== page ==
Fore!

Despite the fact that I’m a futurist with a relentless focus on innovative thinking, I’m probably as guilty as the next person in making quick  judgement on people and companies – particularly with respect to the scope of what they do today compared to yesterday.

So it was when I saw that a company named Lewis Tree Services wrote a blog post about my recent keynote for the annual National Rural Electrical Cooperative Technology Show in Nashville. Read their post here; you’ll also find it below.

Hmm, I thought – what is a tree company doing at an energy conference, and why would they blog about my keynote with an observation on the future of that industry? After all, what do these people do – trim and cut trees?

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Last week, I was the opening keynote speaker for the annual SOMOS Toll-Free Users Summit – it’s the annual conference for the folks involved in the 1-800 industry. Obviously, there was a big focus on the issues of customer support and interaction, and my keynote took a look at those trends.

They’ve just run a blog post that captured one of the key themes in my keynote : that is, how do we keep up with the fact that consumer and customer demands are changing faster than ever before!


Keeping Up With Fast Customers!
SOMOS Conference Report, October 2017

Remember the Jetsons? Their lives in 2062 seemed like a dream — self-flying cars, automated home appliances, virtual reality shopping. But today, we’re already starting to live that dream, almost 50 years early.

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On stage, I have a little bit of fun pointing out that the cartoon below seems to summarize  the state of the political situation in the US today. I used it a few weeks ago when I keynoted the Nevada Economic Development Conference, with a talk that look a look at the opportunities for growth in the state through trends other than gaming and tourism.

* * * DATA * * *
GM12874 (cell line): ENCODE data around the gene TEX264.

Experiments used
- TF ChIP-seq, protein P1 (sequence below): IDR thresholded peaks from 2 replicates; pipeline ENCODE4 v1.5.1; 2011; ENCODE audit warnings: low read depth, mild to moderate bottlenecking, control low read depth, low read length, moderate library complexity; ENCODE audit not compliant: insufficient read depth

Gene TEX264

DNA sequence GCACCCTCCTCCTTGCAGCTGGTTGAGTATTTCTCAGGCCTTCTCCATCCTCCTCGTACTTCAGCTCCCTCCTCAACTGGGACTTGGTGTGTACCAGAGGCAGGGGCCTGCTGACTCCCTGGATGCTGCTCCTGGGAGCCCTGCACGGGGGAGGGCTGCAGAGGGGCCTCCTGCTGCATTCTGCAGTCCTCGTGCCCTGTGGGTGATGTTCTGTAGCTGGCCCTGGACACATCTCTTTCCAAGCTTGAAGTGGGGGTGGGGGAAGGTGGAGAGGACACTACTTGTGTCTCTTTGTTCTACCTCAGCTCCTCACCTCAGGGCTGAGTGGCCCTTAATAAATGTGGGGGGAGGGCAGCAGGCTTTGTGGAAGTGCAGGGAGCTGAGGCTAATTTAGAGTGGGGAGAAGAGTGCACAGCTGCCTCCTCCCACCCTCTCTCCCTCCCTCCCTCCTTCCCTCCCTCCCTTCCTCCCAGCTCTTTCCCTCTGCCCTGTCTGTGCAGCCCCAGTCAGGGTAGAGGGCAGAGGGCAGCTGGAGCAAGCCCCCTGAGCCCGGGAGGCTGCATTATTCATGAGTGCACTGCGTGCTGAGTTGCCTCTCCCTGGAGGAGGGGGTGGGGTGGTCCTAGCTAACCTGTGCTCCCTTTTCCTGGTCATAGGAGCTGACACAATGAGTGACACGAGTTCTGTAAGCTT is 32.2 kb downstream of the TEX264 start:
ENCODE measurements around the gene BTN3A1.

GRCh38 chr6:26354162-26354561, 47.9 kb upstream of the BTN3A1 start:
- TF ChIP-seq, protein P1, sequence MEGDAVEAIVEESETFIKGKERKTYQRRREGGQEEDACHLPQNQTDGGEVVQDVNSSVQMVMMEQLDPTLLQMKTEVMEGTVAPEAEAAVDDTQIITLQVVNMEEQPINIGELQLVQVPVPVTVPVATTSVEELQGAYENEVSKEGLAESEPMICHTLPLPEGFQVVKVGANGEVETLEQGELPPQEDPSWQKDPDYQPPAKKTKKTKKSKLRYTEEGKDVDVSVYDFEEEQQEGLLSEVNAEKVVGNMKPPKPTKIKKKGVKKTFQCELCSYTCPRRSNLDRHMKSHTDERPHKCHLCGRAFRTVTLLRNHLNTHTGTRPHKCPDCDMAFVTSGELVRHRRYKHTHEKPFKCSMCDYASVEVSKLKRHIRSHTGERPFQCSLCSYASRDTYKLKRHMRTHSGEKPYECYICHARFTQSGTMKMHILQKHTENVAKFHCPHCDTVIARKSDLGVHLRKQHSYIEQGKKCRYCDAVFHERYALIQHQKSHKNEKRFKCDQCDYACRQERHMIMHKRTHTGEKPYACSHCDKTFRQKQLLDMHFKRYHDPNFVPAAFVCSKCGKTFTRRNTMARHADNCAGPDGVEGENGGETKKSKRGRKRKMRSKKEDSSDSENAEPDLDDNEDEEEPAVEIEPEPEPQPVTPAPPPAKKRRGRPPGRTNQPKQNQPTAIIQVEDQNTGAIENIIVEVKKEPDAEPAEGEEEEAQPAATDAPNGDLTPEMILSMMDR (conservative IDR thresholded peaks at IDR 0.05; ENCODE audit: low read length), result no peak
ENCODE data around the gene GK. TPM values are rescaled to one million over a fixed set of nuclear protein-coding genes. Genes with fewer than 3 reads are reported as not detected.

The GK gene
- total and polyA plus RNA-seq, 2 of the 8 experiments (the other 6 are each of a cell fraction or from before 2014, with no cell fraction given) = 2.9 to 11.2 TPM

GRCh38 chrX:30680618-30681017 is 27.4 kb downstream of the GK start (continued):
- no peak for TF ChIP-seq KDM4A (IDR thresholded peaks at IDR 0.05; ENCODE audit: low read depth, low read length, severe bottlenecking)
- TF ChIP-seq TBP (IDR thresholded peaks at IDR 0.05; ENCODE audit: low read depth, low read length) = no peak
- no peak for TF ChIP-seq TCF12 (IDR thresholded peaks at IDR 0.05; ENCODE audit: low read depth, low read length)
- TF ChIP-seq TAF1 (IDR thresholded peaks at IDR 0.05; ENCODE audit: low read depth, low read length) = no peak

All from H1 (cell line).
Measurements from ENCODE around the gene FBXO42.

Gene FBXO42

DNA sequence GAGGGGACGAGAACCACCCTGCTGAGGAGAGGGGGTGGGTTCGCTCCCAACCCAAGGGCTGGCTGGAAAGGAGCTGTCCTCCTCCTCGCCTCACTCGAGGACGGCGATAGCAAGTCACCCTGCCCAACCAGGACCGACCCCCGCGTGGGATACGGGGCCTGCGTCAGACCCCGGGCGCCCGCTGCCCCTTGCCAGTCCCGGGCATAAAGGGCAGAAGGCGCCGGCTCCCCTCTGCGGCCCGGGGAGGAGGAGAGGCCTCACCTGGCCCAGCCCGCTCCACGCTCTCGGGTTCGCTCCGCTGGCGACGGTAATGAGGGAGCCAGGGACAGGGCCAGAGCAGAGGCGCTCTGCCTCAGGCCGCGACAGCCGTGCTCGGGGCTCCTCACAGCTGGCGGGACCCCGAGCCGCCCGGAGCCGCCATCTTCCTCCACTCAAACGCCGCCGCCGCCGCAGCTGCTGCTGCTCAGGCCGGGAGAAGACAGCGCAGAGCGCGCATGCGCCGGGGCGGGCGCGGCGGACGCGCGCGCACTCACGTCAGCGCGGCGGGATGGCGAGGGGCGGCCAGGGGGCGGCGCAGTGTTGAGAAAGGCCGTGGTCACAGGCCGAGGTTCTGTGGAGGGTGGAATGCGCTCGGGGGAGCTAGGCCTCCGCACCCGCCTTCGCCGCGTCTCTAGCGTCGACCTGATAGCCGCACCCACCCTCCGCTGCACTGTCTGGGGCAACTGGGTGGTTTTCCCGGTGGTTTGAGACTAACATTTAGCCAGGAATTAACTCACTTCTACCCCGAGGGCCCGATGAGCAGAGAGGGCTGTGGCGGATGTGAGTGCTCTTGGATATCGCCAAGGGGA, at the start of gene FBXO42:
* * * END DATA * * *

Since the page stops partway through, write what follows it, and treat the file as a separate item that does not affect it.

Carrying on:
“We’re going to get to the 22nd century,” Carroll said. “We’re not going back to the 1950s. There are those who say, let’s focus on coal and wave a magic wand and bring back these manufacturing jobs, which are dead gone and not going to happen. If we look at the world of manufacturing, it’s all about robotics and 3-D printing. It’s all about mass customization and about the ability to design products faster and get them to market faster and highly intelligent connected products.”

Appropriately enough, my keynote featured the title: “The Jetsons Arrive 50 Years Early: What Are the Economic Development Implications?” (I love my job!). My talk examined the rapid evolution of science, business models, hyper connectivity, intelligent highways and autonomous vehicles, the future of agriculture and many other accelerating trends.

I guess it went well: the feedback just came in from the individual who booked me: “You were amazing.  Your presentation exceeded our expectations.  Your knowledge and insights were intriguing and inspirational!

After my talk, I had a chance to chat with a reporter for the Las Vegas Business Press, who ran an article about the conference. An excerpt from the article appears below. Obviously, the decision by Amazon to locate a 2nd headquarters somewhere had the attention of everyone in Las Vegas, as in every other jurisdiction in North America.